>> the international luge federation did release a statement after the luger's death, concluding that it was his fault, essentially for what happened. it was athlete error. and no indication that it was the fault of the deficiencies in terms of the track itself. but then it did make modifications. so it seems like a contradiction there, duncan.

    >> well, they absolutely did the right thing by building the wall up and moving the starts down. the actual track itself, the sliding surface, was in great shape for sure. the infrastructure around the track that in my mind, has been a concern for years. but again, we get back to these speeds and what it means when the sleds get out of control.

    >> well nodar kumaritashvili's dad told our nbc's stephanie gosk, that he had spoke to his son right before the race and his son said he was scared, the track was too fast. but he was in vancouver to go as fast as he could. is there too much pressure on these athletes to compete at unsafe speeds? are they doing things they really shouldn't be doing?

    >> well, for the majority of the field, it wasn't really too fast. but at the same time, you have to account for everyone in a sport like this, that's gravity-based. it's not like you can snowplow into the first corner and slow your speeds down. not that you can tell racers to slow down, anyway.

    >> how did the athletes who are competing on saturday and sunday feel about the changes? the modifications to the track?

    >> honestly? the majority of the racers are not pleased with the lowered starts. these are racers at heart. they want to go after it. they want to go full speed. and it is a technically-challenging track that a lot of people enjoy. but out of respect for what happened, and again, creating a safe environment and a safe race, it was essential.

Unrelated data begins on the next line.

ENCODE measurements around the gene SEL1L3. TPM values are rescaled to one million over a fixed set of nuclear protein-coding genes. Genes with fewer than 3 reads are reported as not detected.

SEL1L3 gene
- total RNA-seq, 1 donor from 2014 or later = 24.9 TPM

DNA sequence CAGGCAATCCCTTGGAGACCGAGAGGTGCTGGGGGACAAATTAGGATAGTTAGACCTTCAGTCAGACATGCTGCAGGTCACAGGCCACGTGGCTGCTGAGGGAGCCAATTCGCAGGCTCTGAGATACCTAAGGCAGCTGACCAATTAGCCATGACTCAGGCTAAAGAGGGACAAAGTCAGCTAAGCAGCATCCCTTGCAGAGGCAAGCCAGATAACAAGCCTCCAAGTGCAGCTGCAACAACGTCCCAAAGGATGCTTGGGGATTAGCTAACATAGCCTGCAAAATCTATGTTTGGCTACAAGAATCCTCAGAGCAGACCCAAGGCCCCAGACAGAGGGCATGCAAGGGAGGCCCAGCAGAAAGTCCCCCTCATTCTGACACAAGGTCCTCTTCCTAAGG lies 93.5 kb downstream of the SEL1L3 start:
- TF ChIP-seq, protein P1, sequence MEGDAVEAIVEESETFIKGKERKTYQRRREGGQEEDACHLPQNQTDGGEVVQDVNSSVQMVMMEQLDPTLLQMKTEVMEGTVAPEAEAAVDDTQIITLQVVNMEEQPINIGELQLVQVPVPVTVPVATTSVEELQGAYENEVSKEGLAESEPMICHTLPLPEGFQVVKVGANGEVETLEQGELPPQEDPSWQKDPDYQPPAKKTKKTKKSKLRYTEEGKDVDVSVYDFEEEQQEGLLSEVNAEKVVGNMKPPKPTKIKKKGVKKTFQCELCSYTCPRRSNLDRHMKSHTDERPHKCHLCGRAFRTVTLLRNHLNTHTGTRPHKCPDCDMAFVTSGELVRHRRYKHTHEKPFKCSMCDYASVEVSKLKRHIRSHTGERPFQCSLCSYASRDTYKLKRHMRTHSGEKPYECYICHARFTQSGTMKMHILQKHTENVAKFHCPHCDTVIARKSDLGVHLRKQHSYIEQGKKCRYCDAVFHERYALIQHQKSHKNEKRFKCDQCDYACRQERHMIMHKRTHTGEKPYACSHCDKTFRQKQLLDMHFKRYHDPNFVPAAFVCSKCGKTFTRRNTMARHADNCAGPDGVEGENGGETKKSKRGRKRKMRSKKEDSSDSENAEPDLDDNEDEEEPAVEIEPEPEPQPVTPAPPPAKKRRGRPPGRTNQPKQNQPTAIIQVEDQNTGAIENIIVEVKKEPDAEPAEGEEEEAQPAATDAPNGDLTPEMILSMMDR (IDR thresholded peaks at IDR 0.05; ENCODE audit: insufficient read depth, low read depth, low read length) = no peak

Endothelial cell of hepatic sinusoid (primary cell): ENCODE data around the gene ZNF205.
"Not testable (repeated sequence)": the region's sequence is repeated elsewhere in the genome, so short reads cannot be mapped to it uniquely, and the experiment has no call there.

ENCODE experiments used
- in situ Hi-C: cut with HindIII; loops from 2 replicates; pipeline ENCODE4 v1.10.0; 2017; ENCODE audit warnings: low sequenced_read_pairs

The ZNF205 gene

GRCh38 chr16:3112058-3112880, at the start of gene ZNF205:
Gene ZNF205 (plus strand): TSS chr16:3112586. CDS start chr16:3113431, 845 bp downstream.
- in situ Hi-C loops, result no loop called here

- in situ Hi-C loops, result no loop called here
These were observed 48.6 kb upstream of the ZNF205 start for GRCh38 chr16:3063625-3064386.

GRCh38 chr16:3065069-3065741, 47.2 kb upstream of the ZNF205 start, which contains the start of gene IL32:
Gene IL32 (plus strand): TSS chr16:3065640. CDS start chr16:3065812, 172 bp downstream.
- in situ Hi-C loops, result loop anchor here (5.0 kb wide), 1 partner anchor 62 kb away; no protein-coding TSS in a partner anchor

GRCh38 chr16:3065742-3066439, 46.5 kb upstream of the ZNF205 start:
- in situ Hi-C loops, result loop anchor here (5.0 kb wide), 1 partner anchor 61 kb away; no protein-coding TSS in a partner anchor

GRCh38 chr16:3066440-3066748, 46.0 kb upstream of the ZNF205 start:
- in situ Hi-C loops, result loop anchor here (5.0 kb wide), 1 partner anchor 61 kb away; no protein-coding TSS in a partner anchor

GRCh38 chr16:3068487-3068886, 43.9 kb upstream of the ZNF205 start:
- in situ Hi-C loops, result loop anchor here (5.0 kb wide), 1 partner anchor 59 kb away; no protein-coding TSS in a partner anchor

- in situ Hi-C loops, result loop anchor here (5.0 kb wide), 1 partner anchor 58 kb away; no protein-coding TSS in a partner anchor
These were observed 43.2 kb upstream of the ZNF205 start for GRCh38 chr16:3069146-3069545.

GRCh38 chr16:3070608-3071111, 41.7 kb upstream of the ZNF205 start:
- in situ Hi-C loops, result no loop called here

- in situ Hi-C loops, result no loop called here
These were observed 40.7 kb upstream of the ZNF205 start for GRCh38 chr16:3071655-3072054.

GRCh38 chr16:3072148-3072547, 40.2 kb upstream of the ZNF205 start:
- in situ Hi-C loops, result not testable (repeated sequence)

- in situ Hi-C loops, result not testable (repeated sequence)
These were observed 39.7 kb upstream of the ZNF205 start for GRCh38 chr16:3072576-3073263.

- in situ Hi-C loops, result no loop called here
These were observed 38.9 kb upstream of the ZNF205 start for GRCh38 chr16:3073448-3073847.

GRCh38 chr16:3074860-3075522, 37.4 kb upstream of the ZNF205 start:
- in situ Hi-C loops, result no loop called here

>> but will this change the future of the sport?

    >> i believe it will. there needs to be a cap on the speed. i mean it can't get faster and faster. and again, i feel that course design needs to maybe go towards more technically-challenging tracks. you can lower the speeds even down to 75 miles per hour. there's some tracks on the circuit that are about 70, 75 miles per hour that are actually much more difficult than this track. so i think that needs to be taken into consideration.

    >> all right. duncan kennedy , thank you so much for your insight.

    >>> and still ahead, a man

TODAY contributor
updated 2/15/2010 9:38:28 AM ET 2010-02-15T14:38:28

The Olympic motto of “faster, higher, stronger” should not apply to the luge anymore, not after a young Georgian athlete lost his life on the final curve of the Whistler Mountain Olympic run, former Olympic luger Duncan Kennedy said Monday.

“There needs to be a cap on the speed. It can’t get faster and faster,” the three-time Olympian and NBC luge analyst told TODAY’s Meredith Vieira.

Kennedy’s assessment agrees with that of the International Luge Federation, which has declared that luge runs cannot be made continually steeper and faster and has proposed a speed limit of about 85 mph (140 kph) on future tracks.

But Duncan goes even further. Future luge run designers, he said, need to concentrate more on technical difficulty and less on raw speed. If done right, the tracks don’t even have to go as fast as the new proposed speed limit of 85.

“You can lower the speeds even down to 75 mph,” Duncan said. “There are some tracks on the circuit that are about 70-75 mph that are actually much more difficult than this track. I think that needs to be taken into consideration.”